Data – a healthy dilemma?

Published by Neil
On 24-Sep-15

For years now, people have complained about being swamped by email (or tweets, messages etc) but this decade has clearly been the era of mass data of all kinds.

We are finding ever new ways of collecting and creating data, e.g. fitness measurements using consumer devices, increasingly granular “smart” meter readings. So even the techno-illiterates among us are using the term “big data“, generally referring to the high volume aspect of course.

But is collection/creation enough? Of course not, it gives no real value by itself. The value really comes when we can deduce or infer some real intelligence from the disparate data sources, possibly involving sharing it with other parties. In the healthcare world, we are at a very early stage it seems.

We need to address the ongoing challenges of protecting the storage/transmission/use of the data of course which include:
* identification and protection of really valuable or sensitive data – the suitability of techniques such as tokenisation and encryption should be understood
* deciding and controlling who has access to each data set
* unless the data is completely “open data”, some control should be put in place over distribution of the data – but this should not deter potential users of the data
* design/operation of suitable “data pooling” environments which are suitably secure and fit-for-purpose
* when data sets are brought together (or aggregated), there is a possibility that the total is more sensitive than the sum of the parts, i.e. extra measures may be required to protect access to it and/or prevent unintended identification of individuals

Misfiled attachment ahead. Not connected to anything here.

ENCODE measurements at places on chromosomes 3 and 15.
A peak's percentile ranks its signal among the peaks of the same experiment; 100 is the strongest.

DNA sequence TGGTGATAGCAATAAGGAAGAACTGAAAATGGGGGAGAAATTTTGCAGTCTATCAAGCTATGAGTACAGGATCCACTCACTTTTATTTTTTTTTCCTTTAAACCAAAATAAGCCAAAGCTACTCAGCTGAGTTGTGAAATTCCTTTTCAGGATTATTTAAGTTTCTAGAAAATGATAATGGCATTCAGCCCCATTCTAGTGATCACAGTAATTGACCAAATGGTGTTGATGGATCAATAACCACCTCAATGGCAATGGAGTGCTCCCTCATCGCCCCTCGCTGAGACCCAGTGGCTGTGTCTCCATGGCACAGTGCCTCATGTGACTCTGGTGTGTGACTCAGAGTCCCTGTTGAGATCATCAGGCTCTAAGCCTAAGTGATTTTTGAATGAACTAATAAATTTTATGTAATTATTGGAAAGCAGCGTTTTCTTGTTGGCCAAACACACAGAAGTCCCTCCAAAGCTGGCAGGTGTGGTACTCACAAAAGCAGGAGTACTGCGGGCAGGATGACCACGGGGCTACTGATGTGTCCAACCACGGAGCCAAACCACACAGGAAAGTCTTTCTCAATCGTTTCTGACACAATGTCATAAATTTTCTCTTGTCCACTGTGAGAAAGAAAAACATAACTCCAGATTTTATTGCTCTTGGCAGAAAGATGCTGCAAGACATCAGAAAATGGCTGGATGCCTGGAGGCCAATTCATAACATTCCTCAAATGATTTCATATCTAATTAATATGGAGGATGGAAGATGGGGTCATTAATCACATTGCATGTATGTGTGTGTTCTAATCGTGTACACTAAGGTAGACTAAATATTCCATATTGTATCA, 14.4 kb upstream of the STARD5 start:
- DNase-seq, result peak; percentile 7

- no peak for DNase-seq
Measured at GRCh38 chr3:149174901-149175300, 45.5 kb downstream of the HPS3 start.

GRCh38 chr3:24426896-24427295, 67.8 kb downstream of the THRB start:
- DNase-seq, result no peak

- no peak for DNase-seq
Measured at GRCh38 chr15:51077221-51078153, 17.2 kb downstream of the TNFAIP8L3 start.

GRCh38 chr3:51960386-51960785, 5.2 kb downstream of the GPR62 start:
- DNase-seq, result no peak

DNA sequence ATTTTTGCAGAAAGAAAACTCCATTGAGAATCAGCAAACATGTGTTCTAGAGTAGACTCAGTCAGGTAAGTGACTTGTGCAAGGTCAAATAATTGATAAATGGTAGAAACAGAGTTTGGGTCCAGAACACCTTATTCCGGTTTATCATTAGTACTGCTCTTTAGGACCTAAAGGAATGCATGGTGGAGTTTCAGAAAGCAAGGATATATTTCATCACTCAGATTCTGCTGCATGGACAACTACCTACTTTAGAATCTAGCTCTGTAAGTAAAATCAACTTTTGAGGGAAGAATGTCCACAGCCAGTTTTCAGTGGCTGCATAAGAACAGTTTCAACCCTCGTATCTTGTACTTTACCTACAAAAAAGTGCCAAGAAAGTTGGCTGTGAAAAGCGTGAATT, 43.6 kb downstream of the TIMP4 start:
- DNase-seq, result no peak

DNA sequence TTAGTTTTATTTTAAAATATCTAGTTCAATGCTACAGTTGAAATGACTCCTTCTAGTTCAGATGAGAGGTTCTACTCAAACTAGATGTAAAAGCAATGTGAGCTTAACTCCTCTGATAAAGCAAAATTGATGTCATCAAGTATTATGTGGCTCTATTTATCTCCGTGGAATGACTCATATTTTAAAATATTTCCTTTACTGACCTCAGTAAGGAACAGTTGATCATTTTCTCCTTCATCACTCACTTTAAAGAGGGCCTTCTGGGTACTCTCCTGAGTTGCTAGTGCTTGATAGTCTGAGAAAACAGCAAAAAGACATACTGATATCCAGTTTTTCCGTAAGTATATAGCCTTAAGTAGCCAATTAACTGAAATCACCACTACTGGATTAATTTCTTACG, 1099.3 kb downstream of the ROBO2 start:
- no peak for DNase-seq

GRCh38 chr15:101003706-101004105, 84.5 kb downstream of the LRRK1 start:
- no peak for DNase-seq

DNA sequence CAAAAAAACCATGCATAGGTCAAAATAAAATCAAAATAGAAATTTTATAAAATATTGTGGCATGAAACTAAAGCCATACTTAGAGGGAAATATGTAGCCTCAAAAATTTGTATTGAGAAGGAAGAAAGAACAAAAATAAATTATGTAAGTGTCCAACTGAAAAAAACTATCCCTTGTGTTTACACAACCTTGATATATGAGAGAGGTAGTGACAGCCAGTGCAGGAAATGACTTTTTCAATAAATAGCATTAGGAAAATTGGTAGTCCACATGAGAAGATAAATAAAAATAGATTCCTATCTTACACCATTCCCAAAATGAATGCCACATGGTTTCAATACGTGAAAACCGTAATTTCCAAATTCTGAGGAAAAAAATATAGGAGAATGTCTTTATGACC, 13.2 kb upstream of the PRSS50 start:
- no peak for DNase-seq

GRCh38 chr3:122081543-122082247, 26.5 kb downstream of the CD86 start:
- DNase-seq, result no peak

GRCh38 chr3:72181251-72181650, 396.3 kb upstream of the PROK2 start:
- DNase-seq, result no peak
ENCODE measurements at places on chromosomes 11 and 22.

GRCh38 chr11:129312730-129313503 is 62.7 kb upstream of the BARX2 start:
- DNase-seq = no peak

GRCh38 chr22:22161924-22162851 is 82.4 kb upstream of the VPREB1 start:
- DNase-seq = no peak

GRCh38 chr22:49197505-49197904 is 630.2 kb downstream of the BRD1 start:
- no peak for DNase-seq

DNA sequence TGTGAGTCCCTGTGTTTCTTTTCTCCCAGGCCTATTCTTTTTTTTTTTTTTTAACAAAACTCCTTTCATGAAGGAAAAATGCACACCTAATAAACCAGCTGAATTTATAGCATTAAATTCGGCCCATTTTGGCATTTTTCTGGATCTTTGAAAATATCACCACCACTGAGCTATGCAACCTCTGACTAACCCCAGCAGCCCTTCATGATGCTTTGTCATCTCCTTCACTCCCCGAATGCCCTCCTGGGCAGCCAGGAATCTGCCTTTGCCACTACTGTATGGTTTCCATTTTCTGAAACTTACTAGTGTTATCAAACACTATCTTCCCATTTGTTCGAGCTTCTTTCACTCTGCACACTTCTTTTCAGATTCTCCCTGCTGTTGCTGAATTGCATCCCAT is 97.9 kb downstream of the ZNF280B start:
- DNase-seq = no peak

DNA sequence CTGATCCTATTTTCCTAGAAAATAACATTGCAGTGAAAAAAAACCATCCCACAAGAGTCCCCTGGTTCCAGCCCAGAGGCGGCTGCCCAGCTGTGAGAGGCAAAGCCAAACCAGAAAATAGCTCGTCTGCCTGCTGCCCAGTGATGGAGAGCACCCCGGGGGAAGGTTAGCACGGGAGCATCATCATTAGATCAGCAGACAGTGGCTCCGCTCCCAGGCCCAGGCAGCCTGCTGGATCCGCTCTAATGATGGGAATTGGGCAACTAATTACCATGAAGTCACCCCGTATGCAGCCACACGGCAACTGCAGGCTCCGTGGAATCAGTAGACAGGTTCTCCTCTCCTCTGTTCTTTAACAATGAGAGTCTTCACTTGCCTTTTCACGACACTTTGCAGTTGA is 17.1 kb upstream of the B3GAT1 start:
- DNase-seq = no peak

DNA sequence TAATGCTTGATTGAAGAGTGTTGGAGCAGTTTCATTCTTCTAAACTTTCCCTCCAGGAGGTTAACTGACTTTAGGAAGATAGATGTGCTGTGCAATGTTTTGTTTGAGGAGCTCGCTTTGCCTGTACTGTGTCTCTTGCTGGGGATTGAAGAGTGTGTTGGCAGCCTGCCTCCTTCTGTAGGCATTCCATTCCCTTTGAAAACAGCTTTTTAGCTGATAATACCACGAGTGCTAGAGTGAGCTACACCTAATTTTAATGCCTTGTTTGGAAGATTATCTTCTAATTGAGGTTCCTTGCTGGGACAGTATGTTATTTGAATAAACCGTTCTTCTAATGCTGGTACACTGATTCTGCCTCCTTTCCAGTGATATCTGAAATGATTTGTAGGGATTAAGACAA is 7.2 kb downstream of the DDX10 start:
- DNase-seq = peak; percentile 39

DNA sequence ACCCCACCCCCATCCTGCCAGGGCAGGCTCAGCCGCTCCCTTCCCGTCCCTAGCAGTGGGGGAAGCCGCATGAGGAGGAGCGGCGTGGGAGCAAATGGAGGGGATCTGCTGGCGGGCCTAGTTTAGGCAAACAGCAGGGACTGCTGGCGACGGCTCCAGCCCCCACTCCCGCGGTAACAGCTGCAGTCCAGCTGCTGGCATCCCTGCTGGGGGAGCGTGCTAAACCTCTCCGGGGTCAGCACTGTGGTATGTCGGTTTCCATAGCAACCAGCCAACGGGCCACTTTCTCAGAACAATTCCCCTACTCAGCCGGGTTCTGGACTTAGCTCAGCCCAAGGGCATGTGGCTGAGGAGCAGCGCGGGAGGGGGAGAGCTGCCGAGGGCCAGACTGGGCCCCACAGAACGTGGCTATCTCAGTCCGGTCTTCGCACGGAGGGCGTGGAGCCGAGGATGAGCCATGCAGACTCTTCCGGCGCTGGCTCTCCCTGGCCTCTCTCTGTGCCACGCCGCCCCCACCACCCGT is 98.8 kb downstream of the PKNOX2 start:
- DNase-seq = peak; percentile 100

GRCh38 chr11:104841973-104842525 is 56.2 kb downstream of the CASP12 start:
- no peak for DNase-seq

Furthermore, I would like to make the following suggestions for maturing the world of healthcare data:
* as in other sectors, ownership of data needs to be clarified – this is not currently obvious in the case of medical records
* likewise, geographical location of data (and any copies) may dictate what data is made available and how it is treated
* consider standard good (but not onerous) security practices from an early stage – to avoid breaches and to provide some assurance to potential data providers
* interoperability is a prerequisite for effective sharing/reuse of data – possibly through standards and APIs
* easy-to-understand communications are vital to encourage participation, e.g. cooperation of data providers

Finally what impact does this have on skills required for humans working with this data and related technologies? Clearly, we are talking about a combination of expertise here rather than a focus on data scientists or IT personnel, so that could be collaboration of specialists in teams or hybrid individuals who can think holistically.

For more information on one example initiative aiming at helping to facilitate much of the above, have a look at the UK/Singapore “Data City, Data Nation” project at the Digital Catapult Centre (

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